On the other hand, Quine’s problem of reference may safely be considered solved: the acquisition of semantic categories with correct reference, we find, is facilitated by being aware of a speaker’s intent and sharing with the speaker a bias for the basic level of categorization. As methods of categorization are essentially the same between children and adults, communicative intent is not nearly so opaque as Quine suggests. Still open to discussion, however, is the degree to which social versus environmental cues affect the conclusions a person draws about referential intent, as is the best model of category structure in the mind.

Thus, the study of semantic category acquisition is by no means a closed field. Future research in the preceding areas will continue to sharpen our understanding of the categorization performed by both children and adults, allowing finer measures of what language learners know of categories and when they acquire that knowledge.


Akhtar, N., & Tomasello, M. (2000). The social nature of words and word learning. In Becoming a word learner: a debate on lexical acquisition (pp. 115-135). New York: Oxford University Press.

Ashby, F. G., & Maddox, W. T. (2005). Human category learning. Annual Review of Psychology, 56, 149-78.

Ashby, F. G., & Spiering, B. J. (2004). The neurobiology of category learning. Behavioral and Cognitive Neuroscience Reviews, 3(2), 101-113.

Bloom, P. (2000). How children learn the meanings of words. Cambridge, MA: MIT Press.

Borges, J. L. (1999). Selected non-fictions (Vol. 1). (E. Weinberger, Ed., E. Allen, S. J. Levine, & E. Weinberger, Trans.) New York: Viking.

Carroll, D. W. (2008). Psychology of language (5th Edition ed.). Belmont, CA: Thomson/Wadsworth.

Darwin, C. R. (1871). The descent of man, and selection in relation to sex (Vol. 1). New York: D. Appleton and Company.

Diesendruck, G., & Markson, L. (2001). Children’s avoidance of lexical overlap: A pragmatic account. Developmental psychology, 37(5), 630-641.

Dromi, E. (1987). Early lexical development. New York: Cambridge University Press.

Furrer, S. D., & Younger, B. A. (2005). Beyond the distributional input? A developmental investigation of asymmetry in infants’ categorization of cats and dogs. Developmental Science, 8(6), 544-550.

Gelman, S. A. (2003). The essential child: Origins of essentialism in everyday thought. New York: Oxford University Press.

Gómez, R. L. (2007). Statistical learning in infant language development. In M. G. Gaskell (Ed.), Oxfod handbook of psycholinguistics (pp. 601-16). New York: Oxford University Press.

Hammer, R., Diesendruck, G., Weinshall, D., & Hochstein, S. (2009). The development of category learning strategies: What makes the difference? Cognition, 112(1), 105-119.

Hoffman, A. B., & Rehder, B. (2010). The costs of supervised classification: The effect of learning task on conceptual flexibility. Journal of Experimental Psychology, 139(2), 319-340.

Jackendoff, R. (2002). Foundations of language: Brain, meaning, grammar, evolution. New York: Oxford University Press.

Koenig, M. A., & Woodward, A. (2007). Word learning. In M. G. Gaskell (Ed.), Oxford handbook of psycholinguistics (pp. 617-26). New York: Oxford University Press.

Liu, J., Golinkoff, R. M., & Sak, K. (2001, November/December). One cow does not an animal make: Young children can extend novel words at the superordinate level. Child Development, 72(6), 1674-1694.

Locke, J. (1694). An essay concerning humane understanding (2nd Edition ed.).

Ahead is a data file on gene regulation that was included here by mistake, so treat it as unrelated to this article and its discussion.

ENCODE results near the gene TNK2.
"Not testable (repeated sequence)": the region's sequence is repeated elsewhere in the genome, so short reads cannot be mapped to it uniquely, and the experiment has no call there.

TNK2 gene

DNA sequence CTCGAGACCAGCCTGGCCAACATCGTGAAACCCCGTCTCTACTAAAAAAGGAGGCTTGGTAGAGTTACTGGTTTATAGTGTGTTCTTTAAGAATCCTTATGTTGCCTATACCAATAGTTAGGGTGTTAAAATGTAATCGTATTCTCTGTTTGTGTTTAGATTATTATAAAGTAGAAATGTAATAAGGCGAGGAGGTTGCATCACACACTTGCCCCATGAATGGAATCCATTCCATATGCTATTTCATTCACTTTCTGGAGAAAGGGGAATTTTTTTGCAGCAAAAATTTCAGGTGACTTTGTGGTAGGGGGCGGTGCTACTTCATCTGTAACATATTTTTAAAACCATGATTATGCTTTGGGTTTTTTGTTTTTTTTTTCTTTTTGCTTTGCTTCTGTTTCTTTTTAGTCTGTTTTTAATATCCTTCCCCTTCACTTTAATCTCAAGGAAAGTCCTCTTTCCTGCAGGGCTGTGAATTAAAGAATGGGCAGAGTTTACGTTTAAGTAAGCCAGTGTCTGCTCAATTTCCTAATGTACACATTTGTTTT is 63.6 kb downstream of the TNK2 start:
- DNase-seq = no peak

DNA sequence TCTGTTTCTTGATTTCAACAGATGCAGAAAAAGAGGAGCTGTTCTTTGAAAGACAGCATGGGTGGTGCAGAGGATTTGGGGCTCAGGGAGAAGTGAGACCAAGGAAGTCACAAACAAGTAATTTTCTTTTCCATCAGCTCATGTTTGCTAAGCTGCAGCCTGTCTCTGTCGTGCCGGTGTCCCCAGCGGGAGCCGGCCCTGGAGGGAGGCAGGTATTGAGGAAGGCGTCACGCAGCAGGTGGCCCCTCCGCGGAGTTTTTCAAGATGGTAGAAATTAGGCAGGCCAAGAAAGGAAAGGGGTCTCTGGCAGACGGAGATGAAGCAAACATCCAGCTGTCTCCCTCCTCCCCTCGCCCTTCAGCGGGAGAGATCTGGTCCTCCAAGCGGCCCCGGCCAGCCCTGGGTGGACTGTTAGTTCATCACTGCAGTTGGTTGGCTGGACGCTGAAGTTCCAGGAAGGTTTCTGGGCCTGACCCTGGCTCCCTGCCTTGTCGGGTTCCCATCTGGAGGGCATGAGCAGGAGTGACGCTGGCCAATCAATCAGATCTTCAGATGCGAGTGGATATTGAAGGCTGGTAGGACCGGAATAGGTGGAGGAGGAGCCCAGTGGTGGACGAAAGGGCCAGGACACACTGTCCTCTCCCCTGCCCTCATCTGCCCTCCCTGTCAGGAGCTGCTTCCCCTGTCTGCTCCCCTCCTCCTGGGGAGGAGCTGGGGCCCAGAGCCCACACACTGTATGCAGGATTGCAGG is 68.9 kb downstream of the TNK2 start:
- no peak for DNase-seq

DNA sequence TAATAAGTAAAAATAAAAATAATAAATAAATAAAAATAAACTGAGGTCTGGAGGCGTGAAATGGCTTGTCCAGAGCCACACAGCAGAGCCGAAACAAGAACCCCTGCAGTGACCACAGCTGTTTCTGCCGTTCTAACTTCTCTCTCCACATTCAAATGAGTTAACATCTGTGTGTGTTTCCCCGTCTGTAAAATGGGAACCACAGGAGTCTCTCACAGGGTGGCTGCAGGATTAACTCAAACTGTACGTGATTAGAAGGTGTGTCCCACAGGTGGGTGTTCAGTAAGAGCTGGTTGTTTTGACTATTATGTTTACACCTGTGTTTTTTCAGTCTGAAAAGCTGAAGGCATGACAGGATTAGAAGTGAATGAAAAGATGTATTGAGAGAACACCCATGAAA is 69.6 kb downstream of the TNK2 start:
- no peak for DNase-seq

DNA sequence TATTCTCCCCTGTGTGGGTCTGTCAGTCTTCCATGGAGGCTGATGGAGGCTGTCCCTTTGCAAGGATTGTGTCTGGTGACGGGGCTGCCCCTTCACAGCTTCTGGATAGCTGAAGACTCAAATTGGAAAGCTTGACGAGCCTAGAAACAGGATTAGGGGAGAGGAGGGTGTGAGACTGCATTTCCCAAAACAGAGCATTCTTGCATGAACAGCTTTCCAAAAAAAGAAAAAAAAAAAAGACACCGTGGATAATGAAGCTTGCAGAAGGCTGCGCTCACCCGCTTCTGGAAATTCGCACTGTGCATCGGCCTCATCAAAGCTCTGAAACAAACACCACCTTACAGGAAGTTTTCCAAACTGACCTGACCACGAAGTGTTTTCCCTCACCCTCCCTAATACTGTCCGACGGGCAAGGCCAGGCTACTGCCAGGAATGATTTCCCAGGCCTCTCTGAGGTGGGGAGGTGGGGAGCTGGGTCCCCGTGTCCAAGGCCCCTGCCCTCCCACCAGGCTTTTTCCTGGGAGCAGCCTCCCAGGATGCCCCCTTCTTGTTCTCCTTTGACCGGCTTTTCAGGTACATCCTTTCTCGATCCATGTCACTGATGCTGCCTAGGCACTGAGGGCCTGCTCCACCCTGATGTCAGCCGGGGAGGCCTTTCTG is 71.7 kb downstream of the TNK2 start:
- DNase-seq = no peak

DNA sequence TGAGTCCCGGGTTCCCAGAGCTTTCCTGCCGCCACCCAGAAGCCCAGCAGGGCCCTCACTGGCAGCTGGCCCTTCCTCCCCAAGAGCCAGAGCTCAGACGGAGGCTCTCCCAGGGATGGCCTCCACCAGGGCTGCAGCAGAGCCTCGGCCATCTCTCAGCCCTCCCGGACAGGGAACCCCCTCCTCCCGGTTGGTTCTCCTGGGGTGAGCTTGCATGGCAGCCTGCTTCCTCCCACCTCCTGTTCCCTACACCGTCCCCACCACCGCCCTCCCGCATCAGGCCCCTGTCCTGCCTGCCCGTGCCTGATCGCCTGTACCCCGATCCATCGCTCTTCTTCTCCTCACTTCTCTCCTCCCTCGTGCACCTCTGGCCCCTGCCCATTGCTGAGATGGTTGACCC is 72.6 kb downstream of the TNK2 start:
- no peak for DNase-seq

Markman, A. B., & Ross, B. H. (2003). Category use and category learning. Psychological bulletin, 129(4), 592-613.

Mervis, C. B., & Crisafi, M. A. (1982). Order of acquisition of subordinate-, basic-, and superordinate-level categories. Child Development, 53(1), 258-266.

Moss, H. E., Tyler, L. K., & Taylor, K. I. (2007). Conceptual structure. In M. G. Gaskell (Ed.), Oxford handbook of psycholinguistics (pp. 217-234). New York: Oxford University Press.

Murphy, G. L. (2004). The big book of concepts. Cambridge, MA: MIT Press.

Murphy, G. L., & Lassaline, M. E. (1997). Hierarchical structure in concepts and the basic level of categorization. In K. Lamberts, & D. R. Shanks (Eds.), Knowledge, concepts, and categories (pp. 93-131). Cambridge, MA: MIT Press.

Nguyen, S. P., & Murphy, G. L. (2003). An apple is more than just a fruit: Cross-classification in children’s concepts. Child Development, 74(6), 1783-1806.

Patterson, K., Nestor, P. J., & Rogers, T. T. (2007). Where do you know what you know? The representation of semantic knowledge in the human brain. Nature Reviews Neuroscience, 8, 976-987.

Quine, W. V. (1960). Word and Object. Cambridge, MA: MIT Press.

Smith, C. L. (1979). Children’s understanding of natural language hierarchies. Journal of Experimental Child Psychology, 27(3), 437-458.

Tomasello, M. (2001). Perceiving intentions and learning words in the second year of life. In M. Bowerman, & S. C. Levinson (Eds.), Language acquisition and conceptual development (pp. 132-158). Cambridge: Cambridge University Press.

Tomasello, M., & Haberl, K. (2003). Understanding attention: 12- and 18-month-olds know what is new for other persons. Developmental Psychology, 39(5), 906-912.

Vigliocco, G., & Vinson, D. P. (2007). Semantic representation. In M. G. Gaskell (Ed.), Oxford handbook of psycholinguistics (pp. 195-215). New York: Oxford University Press.

Waxman, S. R., Lynch, E. B., Casey, K. L., & Baer, L. (1997). Setters and samoyeds: The emergence of subordinate level categories as a basis for inductive inference in preschool-age children. Developmental Psychology, 33(6), 1074-1090.

Xu, F. (2007). Concept formation and language development: count nouns and object kinds. In M. G. Gaskell (Ed.), Oxford handbook of psycholinguistics (pp. 617-26). New York: Oxford University Press.


Cognitive Science Linguistics